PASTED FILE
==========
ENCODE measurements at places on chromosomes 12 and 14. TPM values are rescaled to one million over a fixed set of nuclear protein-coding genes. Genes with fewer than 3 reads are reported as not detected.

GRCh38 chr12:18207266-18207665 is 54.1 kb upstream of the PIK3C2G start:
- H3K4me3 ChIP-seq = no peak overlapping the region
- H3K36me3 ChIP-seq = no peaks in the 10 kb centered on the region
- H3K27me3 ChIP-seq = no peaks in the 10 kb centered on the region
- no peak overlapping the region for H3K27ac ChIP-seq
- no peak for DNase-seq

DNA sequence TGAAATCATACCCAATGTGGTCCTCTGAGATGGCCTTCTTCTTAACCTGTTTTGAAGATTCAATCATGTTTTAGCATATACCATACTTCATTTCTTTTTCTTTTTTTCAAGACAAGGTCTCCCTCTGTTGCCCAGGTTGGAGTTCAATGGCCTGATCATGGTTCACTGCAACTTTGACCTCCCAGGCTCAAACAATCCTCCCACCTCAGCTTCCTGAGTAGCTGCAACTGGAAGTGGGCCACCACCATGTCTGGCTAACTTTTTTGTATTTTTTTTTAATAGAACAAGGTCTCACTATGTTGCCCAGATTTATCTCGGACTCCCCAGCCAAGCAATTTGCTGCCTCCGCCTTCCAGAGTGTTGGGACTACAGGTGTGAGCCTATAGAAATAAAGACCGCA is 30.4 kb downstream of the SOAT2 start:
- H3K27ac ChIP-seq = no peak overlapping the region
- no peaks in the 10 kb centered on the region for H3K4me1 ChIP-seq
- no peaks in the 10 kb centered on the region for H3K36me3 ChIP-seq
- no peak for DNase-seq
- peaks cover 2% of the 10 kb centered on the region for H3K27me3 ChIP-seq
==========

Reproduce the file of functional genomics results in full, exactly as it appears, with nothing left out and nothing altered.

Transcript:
ENCODE measurements at places on chromosomes 12 and 14. TPM values are rescaled to one million over a fixed set of nuclear protein-coding genes. Genes with fewer than 3 reads are reported as not detected.

GRCh38 chr12:18207266-18207665 is 54.1 kb upstream of the PIK3C2G start:
- H3K4me3 ChIP-seq = no peak overlapping the region
- H3K36me3 ChIP-seq = no peaks in the 10 kb centered on the region
- H3K27me3 ChIP-seq = no peaks in the 10 kb centered on the region
- no peak overlapping the region for H3K27ac ChIP-seq
- no peak for DNase-seq

DNA sequence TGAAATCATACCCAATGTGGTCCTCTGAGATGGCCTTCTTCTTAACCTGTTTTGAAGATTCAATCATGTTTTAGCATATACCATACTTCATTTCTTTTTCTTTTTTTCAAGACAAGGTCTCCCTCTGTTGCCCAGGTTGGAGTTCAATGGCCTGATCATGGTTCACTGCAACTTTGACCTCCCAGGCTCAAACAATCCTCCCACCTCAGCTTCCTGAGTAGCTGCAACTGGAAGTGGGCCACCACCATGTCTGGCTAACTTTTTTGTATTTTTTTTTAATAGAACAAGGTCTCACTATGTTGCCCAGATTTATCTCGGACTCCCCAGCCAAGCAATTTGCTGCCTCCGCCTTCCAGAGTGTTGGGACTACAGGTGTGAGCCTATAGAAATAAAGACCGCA is 30.4 kb downstream of the SOAT2 start:
- H3K27ac ChIP-seq = no peak overlapping the region
- no peaks in the 10 kb centered on the region for H3K4me1 ChIP-seq
- no peaks in the 10 kb centered on the region for H3K36me3 ChIP-seq
- no peak for DNase-seq
- peaks cover 2% of the 10 kb centered on the region for H3K27me3 ChIP-seq